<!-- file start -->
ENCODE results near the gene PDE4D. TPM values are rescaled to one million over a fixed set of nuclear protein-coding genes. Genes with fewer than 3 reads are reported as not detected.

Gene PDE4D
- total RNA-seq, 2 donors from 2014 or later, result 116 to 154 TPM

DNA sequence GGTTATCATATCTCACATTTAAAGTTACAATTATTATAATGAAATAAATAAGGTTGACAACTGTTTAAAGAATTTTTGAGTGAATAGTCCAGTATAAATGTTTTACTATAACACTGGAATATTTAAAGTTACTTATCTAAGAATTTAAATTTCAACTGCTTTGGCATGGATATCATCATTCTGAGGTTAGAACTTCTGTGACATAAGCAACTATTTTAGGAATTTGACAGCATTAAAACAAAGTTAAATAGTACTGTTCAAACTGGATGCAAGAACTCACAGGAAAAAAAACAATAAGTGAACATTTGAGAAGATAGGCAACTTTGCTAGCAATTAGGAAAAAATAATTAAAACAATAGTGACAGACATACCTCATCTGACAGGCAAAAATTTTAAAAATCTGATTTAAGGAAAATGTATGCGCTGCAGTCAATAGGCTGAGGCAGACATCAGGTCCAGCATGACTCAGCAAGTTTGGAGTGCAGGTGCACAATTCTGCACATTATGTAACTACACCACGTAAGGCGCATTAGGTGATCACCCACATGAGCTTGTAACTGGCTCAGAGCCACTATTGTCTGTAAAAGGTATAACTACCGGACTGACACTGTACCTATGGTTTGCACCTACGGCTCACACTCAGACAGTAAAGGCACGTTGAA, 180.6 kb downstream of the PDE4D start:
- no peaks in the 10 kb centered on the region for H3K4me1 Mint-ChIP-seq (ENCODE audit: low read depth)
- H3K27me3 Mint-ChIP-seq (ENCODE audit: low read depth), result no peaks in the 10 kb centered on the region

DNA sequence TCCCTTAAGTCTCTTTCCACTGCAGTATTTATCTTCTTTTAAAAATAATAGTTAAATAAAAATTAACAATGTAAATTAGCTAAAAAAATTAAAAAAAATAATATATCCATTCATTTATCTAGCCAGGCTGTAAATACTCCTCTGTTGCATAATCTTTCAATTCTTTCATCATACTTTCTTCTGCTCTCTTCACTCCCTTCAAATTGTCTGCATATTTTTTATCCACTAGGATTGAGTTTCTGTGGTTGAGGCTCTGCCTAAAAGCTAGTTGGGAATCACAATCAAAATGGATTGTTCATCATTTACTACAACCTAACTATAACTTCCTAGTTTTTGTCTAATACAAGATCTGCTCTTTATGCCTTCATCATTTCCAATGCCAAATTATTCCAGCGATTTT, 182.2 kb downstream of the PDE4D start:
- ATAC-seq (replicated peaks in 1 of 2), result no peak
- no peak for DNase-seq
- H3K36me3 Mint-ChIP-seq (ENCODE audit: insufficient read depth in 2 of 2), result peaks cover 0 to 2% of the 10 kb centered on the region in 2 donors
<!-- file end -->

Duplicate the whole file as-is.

ENCODE results near the gene PDE4D. TPM values are rescaled to one million over a fixed set of nuclear protein-coding genes. Genes with fewer than 3 reads are reported as not detected.

Gene PDE4D
- total RNA-seq, 2 donors from 2014 or later, result 116 to 154 TPM

DNA sequence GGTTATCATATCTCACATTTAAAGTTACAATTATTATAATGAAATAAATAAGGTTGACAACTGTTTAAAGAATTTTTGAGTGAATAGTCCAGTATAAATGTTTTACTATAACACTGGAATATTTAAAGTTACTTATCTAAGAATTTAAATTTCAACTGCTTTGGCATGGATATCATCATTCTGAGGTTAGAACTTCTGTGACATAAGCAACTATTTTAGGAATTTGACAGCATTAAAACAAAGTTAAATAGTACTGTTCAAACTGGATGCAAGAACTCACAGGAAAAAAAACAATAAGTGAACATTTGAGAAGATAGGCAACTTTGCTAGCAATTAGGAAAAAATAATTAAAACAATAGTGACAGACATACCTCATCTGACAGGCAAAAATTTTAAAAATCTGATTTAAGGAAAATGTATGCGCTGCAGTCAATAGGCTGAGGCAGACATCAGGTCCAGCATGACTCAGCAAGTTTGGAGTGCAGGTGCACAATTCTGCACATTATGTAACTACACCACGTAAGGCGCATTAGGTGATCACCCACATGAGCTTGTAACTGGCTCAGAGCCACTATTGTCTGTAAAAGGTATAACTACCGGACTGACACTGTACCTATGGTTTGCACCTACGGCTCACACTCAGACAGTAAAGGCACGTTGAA, 180.6 kb downstream of the PDE4D start:
- no peaks in the 10 kb centered on the region for H3K4me1 Mint-ChIP-seq (ENCODE audit: low read depth)
- H3K27me3 Mint-ChIP-seq (ENCODE audit: low read depth), result no peaks in the 10 kb centered on the region

DNA sequence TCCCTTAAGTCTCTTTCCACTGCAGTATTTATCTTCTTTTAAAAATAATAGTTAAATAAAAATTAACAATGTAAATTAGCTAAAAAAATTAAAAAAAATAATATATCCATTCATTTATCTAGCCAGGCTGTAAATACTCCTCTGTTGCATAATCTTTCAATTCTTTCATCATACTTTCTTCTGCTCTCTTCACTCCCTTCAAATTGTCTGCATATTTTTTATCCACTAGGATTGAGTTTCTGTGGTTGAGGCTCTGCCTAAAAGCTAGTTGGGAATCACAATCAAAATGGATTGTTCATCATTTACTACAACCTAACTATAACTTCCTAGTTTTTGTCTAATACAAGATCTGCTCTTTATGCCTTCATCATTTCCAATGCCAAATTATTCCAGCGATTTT, 182.2 kb downstream of the PDE4D start:
- ATAC-seq (replicated peaks in 1 of 2), result no peak
- no peak for DNase-seq
- H3K36me3 Mint-ChIP-seq (ENCODE audit: insufficient read depth in 2 of 2), result peaks cover 0 to 2% of the 10 kb centered on the region in 2 donors